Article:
Without question, Sureste is the best restaurant in St. Louis that offers its customers a spork. You’ll probably need one, especially if you order tacos guisados here. The goofy utensil, already partly redeemed by its star turn in “Toy Story 4” a few years back, proves ideal for scooping both cochinita pibil and some of the meat’s citrusy juices from your bowl into the tortilla cradled in your other hand.
Those tortillas are very good, by the way: made in-house, a little toasty-sweet, with the just-right tensile strength to hold their form without becoming chewy. You’ll dispatch the tortillas that come with your cochinita pibil as tacos guisados — three to a small order, six to a large — before you finish the bounty of succulent pork Alex Henry has roasted in banana leaves for 14 hours and garnished with a neon-pink blanket of macerated red onion and a nudge of habanero “dust” that has been fermented for a week and then dehydrated.
Henry is the chef and owner of Sureste, which debuted in October in the Food Hall at City Foundry in midtown. Whether my visits caught Henry on a quiet Monday or during a Friday rush, he swiveled between cooking and plating in the restaurant’s open kitchen with a determined but calm efficiency. It won’t surprise you to learn he made his bones working for some of St. Louis’ top chefs, including the late, sustainability-minded Rob Uyemara at Yia Yia’s Euro Bistro in Chesterfield and the forward-thinking Michael Gallina at Vicia.
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(Speaking of sustainability, Henry told me in a phone interview that he chose sporks as a utensil because this particular variety is corn starch-based.)
In late 2017, Henry succeeded Tello Carreon as the executive chef of Ben Poremba’s acclaimed Mexican restaurant Nixta. A native of Mérida, the capital of the Mexican state of Yucatán, Henry brought the fare of that region to Nixta’s menu and attracted national notice. The influential dining site Eater named him a semifinalist for its annual “Young Guns” honor in 2018. Later, as the executive chef of Cleveland-Heath in Edwardsville, he found a way to work a few Yucatecan touches into that restaurant’s established upscale comfort-food menu, like a sandwich featuring his cochinita pibil.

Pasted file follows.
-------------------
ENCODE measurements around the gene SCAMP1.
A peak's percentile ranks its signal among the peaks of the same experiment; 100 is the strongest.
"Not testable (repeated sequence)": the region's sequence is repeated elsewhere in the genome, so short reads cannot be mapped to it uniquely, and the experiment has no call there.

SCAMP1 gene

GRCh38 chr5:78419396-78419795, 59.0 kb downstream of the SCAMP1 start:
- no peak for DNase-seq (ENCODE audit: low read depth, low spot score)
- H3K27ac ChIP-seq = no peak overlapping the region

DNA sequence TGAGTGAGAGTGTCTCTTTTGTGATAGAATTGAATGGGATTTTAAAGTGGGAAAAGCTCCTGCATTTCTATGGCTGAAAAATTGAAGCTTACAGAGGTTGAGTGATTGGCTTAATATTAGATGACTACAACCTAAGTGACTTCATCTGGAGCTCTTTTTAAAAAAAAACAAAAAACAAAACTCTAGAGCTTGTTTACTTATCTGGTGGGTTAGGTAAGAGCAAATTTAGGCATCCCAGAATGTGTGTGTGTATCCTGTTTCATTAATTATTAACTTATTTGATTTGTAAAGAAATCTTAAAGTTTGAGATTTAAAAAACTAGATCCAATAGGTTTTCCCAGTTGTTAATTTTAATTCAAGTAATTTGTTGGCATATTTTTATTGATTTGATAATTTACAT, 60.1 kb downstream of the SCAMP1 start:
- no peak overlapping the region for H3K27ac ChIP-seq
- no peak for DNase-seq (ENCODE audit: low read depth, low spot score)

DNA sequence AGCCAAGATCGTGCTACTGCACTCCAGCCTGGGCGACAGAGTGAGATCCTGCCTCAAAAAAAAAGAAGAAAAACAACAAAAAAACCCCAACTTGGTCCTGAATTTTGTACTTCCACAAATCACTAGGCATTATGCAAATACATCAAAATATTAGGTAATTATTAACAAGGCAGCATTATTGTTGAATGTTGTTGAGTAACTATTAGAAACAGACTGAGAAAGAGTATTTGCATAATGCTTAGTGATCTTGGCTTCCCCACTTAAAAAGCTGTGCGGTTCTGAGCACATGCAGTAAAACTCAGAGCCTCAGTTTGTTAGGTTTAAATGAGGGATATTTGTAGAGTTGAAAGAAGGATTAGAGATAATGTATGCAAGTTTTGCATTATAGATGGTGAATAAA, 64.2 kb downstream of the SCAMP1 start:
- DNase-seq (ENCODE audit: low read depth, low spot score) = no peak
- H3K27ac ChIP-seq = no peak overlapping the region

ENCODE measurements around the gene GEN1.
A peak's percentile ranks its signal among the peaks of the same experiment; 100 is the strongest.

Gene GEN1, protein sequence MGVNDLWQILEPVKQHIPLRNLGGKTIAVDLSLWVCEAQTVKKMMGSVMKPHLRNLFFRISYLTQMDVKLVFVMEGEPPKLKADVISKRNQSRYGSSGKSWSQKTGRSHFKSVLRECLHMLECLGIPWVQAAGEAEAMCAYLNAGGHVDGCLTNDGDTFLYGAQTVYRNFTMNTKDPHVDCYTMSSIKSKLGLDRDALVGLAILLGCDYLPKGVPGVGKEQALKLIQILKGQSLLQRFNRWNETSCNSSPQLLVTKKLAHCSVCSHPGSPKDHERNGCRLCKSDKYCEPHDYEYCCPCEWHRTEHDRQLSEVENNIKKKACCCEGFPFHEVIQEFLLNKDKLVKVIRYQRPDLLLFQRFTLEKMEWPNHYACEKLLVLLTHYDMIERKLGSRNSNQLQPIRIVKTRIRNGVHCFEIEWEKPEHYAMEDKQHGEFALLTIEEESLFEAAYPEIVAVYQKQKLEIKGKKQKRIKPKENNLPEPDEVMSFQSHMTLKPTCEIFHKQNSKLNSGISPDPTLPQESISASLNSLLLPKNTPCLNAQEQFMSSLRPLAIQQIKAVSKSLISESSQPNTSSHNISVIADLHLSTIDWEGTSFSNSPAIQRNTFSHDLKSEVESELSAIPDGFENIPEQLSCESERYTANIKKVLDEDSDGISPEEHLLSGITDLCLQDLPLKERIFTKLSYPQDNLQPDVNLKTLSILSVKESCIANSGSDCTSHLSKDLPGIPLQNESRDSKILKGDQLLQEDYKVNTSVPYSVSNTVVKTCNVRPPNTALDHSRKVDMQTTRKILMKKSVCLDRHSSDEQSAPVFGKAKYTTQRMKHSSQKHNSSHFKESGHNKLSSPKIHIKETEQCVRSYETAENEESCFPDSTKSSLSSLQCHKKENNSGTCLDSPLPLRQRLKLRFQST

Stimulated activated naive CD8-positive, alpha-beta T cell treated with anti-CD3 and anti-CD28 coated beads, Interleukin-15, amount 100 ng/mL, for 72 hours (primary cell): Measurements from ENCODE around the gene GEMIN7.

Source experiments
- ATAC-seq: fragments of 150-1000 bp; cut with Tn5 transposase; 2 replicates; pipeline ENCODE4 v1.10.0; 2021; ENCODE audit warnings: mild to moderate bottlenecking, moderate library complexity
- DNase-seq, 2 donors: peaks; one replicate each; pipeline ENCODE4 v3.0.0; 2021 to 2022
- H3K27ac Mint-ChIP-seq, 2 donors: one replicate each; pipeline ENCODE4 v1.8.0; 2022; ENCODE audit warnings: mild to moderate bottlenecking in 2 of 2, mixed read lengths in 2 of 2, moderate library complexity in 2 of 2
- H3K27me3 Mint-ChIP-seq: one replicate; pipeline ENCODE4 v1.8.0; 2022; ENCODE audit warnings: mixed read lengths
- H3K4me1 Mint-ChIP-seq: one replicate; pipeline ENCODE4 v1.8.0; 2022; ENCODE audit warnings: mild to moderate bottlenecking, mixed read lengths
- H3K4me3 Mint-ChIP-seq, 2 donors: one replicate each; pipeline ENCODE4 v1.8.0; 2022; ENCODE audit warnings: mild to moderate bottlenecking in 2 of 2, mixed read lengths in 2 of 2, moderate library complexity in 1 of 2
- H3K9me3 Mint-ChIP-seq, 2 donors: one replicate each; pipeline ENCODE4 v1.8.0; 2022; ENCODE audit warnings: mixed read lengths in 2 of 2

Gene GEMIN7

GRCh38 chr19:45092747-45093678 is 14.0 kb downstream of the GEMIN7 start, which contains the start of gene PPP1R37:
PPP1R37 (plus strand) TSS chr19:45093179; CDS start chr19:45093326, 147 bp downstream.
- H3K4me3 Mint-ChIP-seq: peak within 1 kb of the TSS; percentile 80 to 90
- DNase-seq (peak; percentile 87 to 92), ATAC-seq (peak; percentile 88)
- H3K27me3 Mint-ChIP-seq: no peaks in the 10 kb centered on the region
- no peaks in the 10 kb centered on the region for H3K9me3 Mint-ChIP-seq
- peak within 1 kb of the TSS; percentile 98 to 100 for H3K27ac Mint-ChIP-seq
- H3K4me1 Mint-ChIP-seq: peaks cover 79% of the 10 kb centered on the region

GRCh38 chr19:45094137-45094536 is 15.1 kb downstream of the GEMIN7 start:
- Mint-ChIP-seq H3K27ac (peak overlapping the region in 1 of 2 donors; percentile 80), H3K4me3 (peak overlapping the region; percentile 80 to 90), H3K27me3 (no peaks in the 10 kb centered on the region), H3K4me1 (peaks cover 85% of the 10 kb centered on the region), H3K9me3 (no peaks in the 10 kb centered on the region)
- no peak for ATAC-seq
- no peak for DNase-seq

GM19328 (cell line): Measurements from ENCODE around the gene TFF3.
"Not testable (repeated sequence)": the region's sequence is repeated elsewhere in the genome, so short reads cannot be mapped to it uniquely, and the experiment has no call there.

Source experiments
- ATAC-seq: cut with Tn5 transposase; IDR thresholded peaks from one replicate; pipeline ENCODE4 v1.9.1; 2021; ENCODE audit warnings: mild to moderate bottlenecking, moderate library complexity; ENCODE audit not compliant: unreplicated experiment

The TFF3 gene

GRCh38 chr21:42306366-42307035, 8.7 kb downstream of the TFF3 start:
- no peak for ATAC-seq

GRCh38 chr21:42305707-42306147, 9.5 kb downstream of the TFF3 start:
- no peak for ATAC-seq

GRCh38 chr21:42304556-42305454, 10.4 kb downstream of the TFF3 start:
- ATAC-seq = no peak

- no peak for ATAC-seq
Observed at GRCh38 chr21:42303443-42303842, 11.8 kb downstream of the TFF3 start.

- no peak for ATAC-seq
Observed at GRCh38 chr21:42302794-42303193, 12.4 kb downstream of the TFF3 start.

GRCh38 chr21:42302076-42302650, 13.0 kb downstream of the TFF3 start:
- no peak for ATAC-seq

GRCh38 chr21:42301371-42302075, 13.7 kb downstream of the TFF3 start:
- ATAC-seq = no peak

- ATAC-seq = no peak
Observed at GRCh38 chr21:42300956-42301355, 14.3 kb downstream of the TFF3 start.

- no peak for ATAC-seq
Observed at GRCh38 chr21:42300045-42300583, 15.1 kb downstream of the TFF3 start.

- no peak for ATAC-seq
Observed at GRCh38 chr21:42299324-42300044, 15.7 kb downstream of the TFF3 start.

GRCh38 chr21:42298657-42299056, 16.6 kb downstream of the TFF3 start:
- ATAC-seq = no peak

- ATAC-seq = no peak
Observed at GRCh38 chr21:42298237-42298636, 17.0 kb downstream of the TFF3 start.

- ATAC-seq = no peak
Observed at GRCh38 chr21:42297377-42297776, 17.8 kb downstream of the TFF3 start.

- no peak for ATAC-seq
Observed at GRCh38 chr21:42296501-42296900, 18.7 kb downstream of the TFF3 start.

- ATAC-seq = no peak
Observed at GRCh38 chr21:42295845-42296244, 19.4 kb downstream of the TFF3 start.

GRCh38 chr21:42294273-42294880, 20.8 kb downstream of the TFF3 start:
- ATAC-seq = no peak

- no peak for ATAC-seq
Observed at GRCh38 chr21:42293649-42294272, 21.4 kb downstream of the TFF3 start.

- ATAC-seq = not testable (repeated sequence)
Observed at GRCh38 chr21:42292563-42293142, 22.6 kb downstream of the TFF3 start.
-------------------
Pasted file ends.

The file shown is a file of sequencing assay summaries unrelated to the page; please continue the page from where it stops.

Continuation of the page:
At Sureste, Henry once again focuses on the cuisine of the Yucatán peninsula. His cochinita pibil is a familiar starting point, but he follows the region’s foodways by featuring turkey. The bird can be the filling for both the relatively compact tamal vaporcito and the plumper tamal colado. The latter, made with masa mixed with stock that has been strained and then cooked with a bit of lard, steams inside banana leaves to a custard-like texture. You still have that spork handy, right?
For what you might consider the central part of Sureste’s menu, or at least the part that offers the most choices, Henry prepares two different turkey dishes. For pavo en chilmole, he stews turkey in a burnt-chile mole. The sauce is smoky, as you might expect, and peppery (though only moderately so), but with an earthiness and a mellow sweetness that gives it extraordinary depth.